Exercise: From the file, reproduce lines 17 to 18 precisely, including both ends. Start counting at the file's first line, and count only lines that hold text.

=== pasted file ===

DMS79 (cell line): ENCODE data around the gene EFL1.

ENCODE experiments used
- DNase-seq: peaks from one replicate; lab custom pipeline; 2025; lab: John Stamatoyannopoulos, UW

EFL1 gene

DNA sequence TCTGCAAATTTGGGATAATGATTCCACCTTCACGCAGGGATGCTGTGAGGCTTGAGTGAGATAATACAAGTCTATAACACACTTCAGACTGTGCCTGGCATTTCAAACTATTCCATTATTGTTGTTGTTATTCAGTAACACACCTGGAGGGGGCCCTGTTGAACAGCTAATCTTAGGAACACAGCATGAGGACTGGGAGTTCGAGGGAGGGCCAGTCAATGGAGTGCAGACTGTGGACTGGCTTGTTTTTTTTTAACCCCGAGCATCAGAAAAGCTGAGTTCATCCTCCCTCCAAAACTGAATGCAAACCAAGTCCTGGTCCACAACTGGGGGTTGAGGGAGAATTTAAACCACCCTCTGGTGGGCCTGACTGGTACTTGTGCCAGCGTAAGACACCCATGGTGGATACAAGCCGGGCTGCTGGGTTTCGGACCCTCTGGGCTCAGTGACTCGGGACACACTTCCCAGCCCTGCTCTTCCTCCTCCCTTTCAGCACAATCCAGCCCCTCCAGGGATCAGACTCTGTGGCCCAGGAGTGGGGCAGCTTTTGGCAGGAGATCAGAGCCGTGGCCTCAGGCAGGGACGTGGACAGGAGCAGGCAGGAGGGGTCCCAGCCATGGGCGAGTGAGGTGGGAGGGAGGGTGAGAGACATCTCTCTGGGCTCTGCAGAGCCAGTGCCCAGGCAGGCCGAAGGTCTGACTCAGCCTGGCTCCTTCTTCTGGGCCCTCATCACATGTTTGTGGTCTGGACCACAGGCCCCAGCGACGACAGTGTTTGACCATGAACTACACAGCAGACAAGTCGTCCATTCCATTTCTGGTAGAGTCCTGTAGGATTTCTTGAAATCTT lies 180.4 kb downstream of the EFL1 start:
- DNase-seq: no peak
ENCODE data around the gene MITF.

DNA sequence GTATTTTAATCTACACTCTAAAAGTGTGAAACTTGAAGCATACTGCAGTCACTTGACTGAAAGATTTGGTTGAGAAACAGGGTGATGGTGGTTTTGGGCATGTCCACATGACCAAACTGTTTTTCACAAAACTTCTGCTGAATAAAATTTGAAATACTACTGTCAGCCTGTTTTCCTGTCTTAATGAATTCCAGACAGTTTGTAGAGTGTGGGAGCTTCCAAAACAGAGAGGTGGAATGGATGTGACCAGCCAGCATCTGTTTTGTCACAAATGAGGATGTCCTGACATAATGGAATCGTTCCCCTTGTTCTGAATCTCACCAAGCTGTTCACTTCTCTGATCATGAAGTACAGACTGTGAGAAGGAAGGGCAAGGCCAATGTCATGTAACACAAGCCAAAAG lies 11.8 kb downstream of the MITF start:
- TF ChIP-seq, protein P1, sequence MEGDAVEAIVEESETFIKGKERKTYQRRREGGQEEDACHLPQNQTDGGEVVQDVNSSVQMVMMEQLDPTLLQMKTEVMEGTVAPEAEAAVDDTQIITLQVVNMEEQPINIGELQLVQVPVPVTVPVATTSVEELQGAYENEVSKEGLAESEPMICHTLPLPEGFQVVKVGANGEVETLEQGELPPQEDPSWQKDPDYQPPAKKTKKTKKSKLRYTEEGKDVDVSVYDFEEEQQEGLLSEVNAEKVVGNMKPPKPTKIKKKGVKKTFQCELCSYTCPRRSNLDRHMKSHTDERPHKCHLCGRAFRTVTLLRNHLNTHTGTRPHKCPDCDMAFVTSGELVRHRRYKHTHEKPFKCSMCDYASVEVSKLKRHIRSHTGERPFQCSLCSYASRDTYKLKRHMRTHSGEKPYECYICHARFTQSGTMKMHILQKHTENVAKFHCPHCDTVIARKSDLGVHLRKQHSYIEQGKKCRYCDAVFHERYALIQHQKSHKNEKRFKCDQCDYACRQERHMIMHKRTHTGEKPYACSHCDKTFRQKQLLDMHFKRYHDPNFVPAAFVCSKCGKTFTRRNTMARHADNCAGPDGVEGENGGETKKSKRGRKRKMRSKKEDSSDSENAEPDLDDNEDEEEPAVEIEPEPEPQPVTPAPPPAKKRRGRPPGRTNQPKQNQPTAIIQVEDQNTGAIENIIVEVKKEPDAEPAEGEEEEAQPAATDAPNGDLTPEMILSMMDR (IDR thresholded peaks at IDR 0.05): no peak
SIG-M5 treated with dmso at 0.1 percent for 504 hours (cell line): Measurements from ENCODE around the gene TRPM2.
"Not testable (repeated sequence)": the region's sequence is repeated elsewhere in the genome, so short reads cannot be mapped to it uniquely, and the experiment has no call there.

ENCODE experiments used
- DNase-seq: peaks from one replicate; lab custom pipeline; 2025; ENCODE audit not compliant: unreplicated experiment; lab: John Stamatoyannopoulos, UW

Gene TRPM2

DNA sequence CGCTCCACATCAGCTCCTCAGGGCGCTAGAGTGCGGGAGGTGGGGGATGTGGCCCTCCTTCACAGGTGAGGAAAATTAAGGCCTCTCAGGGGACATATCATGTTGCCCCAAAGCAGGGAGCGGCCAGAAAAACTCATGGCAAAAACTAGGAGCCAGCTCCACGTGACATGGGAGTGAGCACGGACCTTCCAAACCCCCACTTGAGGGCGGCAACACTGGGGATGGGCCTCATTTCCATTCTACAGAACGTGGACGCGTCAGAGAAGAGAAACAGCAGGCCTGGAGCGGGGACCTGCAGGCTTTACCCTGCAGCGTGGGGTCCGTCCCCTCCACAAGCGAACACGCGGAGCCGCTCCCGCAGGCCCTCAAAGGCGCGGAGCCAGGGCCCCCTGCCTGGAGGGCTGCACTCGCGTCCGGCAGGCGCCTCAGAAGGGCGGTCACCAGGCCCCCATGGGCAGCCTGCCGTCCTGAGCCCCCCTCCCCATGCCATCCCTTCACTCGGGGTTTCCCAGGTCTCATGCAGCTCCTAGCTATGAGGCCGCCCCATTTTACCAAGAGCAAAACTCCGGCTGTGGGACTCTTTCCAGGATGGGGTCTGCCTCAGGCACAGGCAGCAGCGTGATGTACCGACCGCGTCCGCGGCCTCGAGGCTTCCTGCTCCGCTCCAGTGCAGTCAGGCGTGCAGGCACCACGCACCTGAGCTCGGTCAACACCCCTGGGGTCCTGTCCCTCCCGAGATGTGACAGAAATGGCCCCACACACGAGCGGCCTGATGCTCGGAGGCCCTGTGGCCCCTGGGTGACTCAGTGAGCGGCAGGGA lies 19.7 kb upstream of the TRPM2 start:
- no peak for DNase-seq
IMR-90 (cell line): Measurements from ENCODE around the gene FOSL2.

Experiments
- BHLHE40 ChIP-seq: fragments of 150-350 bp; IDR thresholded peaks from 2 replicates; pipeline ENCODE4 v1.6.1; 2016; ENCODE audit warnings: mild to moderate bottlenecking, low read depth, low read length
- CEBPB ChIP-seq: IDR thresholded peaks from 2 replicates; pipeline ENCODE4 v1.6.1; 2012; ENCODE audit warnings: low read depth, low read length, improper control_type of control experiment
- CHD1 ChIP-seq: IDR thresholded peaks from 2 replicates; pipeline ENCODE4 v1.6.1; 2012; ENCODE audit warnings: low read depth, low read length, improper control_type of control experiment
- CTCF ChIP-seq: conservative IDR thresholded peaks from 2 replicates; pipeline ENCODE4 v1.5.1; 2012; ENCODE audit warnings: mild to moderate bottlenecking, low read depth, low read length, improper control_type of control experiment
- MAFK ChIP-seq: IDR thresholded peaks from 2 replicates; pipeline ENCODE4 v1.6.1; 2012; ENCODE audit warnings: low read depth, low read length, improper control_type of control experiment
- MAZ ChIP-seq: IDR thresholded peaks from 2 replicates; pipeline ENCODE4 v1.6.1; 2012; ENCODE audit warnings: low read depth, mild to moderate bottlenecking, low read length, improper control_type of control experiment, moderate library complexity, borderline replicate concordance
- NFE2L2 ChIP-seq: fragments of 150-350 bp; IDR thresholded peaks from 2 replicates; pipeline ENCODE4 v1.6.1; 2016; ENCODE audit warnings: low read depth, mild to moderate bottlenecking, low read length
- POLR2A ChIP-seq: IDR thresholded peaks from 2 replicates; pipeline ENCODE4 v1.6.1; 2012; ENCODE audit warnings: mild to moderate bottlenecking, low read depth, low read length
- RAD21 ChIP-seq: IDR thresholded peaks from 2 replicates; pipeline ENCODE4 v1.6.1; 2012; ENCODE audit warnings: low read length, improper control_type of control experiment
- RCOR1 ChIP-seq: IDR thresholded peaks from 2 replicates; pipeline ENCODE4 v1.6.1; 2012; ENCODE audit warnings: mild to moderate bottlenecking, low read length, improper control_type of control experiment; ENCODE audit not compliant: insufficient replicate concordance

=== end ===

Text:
IMR-90 (cell line): Measurements from ENCODE around the gene FOSL2.

Experiments